Who doesn't love a good fairy tale? I'm convinced that my love of romance in general dates back to the stack of well-thumbed fairy tale books of my childhood -- Grimms, Anderson, and their descendants and variants.
I must say I struggled a little bit with this book in the beginning. I don't think I've ever run into so many parentheticals and nested parentheticals in so few pages before:
It was going to be hot-- California, too-dry-to-tolerate, fifty-bottles-of-Gatorade hot-- but it wasn't hot yet. Still, she hoped she had on enough sunscreen (even if it did make her smell like a weird chemical coconut). She had her hands on her hips (which hadn't expanded [much] since she was a beautiful young girl, who caught the eye of every man) as she surveyed the stunningly large building in front of her...
The first couple of chapters are riddled with paragraphs like this, in both the heroine and the hero's viewpoint. My guess is that this sort of stylistic choice was employed to add the light-hearted, gossipy, "wacky" voice, in kind of a satiric version of an omniscient narrator, or a parent-to-child effect as though the story was being read aloud. I found it a little overdone/awkward, but it eased up relatively quickly.
While this is really a story about the heroine, I found the hero's arc to be very appealing. He starts out feeling defeated and past his prime, divorced and powerless. At times, this characterization even teeters toward unattractive, but his character progression saves him. In letting the people he loves shine on their own, this prince discovers true power, true magic. Charming is one of the better-drawn beta heroes I've seen, re-imagining his strength from the shallow "sweep you off your feet and into the sunset" style hero to the kind of man who provides a bedrock and battles villains, but stays out of the spotlight most of the time.
Stepmothers get a bad rap in fairytales, let's face it. Really, "step-mother" is shorthand for "amoral greedy woman who comes to a bad end." In this day and age of mixed families, it's time for an update.
I once read about a stepmother who listened to her stepchild relate a fond memory of something she'd shared with her mother. The child mis-remembered; it was something that had happened with the stepmom. But this particular biological mom was not the fairy-tale, loving, sadly deceased parent; she was alive and unwell and was not very capable of creating fond memories. My friend, the stepmother, in one of the more selfless gestures I've ever heard of, said nothing, allowing the child to re-imagine that lovely memory with a woman who really, really didn't deserve it...because it made the child happy.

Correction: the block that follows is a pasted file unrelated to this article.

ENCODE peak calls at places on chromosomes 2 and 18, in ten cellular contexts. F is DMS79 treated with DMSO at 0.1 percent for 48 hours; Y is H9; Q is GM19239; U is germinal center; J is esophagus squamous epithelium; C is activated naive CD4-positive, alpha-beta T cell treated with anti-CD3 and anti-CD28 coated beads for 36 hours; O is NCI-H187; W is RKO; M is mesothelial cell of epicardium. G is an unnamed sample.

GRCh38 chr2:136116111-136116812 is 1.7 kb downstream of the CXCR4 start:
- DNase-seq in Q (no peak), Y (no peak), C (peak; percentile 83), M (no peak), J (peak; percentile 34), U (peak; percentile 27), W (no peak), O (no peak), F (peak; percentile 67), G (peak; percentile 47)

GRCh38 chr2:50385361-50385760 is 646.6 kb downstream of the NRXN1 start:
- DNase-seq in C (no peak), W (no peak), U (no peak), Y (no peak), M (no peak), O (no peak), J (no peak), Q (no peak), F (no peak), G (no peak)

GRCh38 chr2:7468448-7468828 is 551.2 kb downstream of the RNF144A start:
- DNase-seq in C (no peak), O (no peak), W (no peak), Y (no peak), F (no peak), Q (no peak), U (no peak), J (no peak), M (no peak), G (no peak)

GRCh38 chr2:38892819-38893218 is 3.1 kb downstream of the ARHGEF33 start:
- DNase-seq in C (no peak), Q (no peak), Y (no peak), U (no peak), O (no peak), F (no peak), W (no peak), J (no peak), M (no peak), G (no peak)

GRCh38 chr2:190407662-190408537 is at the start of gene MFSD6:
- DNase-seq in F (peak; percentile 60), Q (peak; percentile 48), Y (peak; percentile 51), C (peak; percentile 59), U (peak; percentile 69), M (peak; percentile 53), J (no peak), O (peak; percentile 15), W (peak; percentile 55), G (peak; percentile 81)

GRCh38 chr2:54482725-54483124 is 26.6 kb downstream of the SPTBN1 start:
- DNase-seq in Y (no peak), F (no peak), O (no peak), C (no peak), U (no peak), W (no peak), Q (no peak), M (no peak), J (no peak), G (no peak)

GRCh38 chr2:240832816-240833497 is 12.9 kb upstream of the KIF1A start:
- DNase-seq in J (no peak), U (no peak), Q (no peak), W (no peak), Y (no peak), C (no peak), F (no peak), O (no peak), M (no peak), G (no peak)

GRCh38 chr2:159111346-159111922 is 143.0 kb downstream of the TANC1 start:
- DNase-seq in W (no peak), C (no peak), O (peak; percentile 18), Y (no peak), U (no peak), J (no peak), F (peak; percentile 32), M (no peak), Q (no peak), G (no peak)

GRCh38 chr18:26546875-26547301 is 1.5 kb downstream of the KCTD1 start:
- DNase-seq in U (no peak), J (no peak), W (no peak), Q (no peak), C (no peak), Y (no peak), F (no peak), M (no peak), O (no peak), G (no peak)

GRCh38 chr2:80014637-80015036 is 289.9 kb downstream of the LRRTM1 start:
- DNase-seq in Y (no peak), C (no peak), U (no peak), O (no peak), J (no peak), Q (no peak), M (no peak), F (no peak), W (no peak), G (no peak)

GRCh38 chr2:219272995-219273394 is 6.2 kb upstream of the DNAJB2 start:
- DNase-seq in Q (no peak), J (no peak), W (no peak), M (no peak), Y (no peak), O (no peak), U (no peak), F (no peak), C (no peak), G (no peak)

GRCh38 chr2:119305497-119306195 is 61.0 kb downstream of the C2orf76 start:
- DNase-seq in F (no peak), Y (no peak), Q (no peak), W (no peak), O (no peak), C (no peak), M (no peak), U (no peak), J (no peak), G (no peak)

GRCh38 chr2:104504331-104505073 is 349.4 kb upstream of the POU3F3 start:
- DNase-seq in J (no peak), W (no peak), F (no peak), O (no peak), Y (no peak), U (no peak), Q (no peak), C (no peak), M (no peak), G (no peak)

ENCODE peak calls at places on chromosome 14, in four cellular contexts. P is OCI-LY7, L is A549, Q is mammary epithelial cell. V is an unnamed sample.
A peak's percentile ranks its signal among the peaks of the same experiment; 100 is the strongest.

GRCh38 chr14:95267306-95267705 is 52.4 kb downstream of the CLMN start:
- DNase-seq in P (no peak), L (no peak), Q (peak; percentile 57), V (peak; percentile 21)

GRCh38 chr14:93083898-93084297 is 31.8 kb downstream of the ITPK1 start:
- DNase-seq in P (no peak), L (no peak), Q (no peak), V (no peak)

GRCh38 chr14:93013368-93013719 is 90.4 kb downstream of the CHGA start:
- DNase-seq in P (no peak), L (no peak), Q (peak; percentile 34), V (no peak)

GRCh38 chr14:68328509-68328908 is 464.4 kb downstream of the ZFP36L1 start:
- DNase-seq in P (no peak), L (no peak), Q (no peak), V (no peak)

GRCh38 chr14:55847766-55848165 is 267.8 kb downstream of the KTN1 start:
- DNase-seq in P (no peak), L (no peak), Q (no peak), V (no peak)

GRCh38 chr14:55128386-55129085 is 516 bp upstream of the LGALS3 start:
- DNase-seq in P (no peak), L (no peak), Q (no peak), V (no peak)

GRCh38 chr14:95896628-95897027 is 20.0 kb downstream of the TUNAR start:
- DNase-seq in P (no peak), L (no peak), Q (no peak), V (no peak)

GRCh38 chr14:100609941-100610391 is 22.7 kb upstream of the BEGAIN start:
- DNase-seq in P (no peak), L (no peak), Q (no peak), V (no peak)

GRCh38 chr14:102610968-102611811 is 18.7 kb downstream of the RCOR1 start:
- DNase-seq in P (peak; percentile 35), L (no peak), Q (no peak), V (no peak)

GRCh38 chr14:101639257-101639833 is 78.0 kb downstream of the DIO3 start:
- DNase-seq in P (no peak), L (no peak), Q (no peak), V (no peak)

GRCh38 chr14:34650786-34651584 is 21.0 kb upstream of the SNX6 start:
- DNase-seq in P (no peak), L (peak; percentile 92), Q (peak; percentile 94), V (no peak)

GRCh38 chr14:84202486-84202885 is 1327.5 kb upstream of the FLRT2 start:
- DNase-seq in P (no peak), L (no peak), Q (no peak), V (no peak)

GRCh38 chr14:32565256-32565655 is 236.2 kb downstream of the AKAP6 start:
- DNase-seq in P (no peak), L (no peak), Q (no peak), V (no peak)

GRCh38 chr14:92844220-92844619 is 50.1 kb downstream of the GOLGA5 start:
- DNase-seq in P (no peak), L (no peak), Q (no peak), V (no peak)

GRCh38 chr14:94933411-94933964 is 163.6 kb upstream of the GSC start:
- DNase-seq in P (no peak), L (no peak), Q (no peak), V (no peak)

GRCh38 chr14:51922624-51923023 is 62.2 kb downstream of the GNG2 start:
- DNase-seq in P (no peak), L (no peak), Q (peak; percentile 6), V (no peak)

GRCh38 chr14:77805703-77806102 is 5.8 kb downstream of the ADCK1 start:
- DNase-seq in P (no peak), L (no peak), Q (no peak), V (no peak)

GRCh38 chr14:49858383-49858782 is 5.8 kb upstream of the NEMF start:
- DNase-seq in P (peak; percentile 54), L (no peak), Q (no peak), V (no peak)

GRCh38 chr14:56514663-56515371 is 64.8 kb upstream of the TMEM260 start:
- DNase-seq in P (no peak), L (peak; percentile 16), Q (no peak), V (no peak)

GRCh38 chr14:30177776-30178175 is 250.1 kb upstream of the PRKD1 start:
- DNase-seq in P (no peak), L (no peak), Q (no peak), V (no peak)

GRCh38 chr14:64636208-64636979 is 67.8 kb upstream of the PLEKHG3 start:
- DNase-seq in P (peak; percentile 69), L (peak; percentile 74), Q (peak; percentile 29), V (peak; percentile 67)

All this is by way of saying even the best stepmoms-- you know, the ones who don't lead the kids out into the woods and dump them, or make them pick cinders out of the fireplace ashes-- have it tough. Grayson imagines a dark, intriguing backstory for this particular stepmother-- sometimes I was more interested in the backstory than the story-story.
Frankly I'm always a little leery of a story where the main character is an author; frequently it feels a little too self-referential. On the one hand, I can see how "telling her story" and the analog to the problematic (to the heroine) fairy tale genre makes it an obvious choice. On the other, it's... a little obvious. And a little self-referential.
And if you're tired of bitter unsatisfied women being cast as the villain, don't look to this book for any major changes. It seems that yesterday's Princess is today's Witch, with Charming's ex cast as the villain of the piece.
I thought the most interesting piece of the plot was the glimpse we got of the darker magics of the Kingdoms, but that element was a bit player at best. Still, it served to play up Charming's brains and protectiveness, which helped balance his slightly over-done "geek" element, and there's a seed or two that might come back in other books in Grayson's fairy tale universe.
Overall I enjoyed this character-driven story, mostly because it takes me back to my childhood enjoyment of fairy tales. It's a story about second chances, and the message is a real one: you have to work for your happily-ever-after. I thought it was uneven in places and sometimes felt like it was trying too hard; but it soon hit its stride and pulled together a readable reminisce with characters you'll root for.
Note: a review copy was provided to me by Sourcebooks.